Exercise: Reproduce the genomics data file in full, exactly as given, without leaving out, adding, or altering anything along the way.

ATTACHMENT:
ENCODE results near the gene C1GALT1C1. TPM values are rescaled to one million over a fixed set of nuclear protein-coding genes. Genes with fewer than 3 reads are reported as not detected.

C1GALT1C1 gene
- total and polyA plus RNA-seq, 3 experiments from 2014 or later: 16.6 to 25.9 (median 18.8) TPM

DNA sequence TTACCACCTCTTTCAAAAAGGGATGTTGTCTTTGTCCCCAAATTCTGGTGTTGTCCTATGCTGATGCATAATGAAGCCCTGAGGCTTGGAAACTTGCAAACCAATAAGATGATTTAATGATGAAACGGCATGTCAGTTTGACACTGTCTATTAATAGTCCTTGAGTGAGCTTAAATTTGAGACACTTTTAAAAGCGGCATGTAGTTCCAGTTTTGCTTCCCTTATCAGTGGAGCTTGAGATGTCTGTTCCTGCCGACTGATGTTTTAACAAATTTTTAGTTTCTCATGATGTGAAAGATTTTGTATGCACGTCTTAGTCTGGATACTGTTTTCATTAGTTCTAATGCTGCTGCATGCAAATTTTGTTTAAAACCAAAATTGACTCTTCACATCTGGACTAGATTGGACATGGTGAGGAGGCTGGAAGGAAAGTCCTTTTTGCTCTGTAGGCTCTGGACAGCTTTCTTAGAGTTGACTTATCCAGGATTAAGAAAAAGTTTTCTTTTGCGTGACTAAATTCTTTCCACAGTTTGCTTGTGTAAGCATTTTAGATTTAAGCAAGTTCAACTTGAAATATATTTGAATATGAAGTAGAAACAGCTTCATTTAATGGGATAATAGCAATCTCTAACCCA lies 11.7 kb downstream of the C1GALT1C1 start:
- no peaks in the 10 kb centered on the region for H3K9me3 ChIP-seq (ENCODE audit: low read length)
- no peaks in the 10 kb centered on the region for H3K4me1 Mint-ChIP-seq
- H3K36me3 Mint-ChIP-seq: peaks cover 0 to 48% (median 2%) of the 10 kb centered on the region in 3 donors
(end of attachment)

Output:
ENCODE results near the gene C1GALT1C1. TPM values are rescaled to one million over a fixed set of nuclear protein-coding genes. Genes with fewer than 3 reads are reported as not detected.

C1GALT1C1 gene
- total and polyA plus RNA-seq, 3 experiments from 2014 or later: 16.6 to 25.9 (median 18.8) TPM

DNA sequence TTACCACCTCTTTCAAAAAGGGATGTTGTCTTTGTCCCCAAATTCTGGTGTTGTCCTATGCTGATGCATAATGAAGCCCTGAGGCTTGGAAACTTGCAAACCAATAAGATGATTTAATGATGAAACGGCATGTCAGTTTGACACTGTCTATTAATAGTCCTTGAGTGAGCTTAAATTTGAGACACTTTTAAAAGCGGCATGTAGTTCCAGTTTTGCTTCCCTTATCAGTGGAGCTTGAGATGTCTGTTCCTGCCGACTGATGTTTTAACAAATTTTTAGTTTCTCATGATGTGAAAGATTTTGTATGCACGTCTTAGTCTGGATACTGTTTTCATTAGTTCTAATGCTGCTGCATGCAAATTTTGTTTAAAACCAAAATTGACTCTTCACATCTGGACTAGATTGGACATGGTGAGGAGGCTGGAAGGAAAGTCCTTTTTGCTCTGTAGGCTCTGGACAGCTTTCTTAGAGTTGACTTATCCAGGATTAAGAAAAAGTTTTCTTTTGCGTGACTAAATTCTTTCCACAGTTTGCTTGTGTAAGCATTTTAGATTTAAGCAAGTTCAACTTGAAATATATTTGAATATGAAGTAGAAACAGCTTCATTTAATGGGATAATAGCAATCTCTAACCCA lies 11.7 kb downstream of the C1GALT1C1 start:
- no peaks in the 10 kb centered on the region for H3K9me3 ChIP-seq (ENCODE audit: low read length)
- no peaks in the 10 kb centered on the region for H3K4me1 Mint-ChIP-seq
- H3K36me3 Mint-ChIP-seq: peaks cover 0 to 48% (median 2%) of the 10 kb centered on the region in 3 donors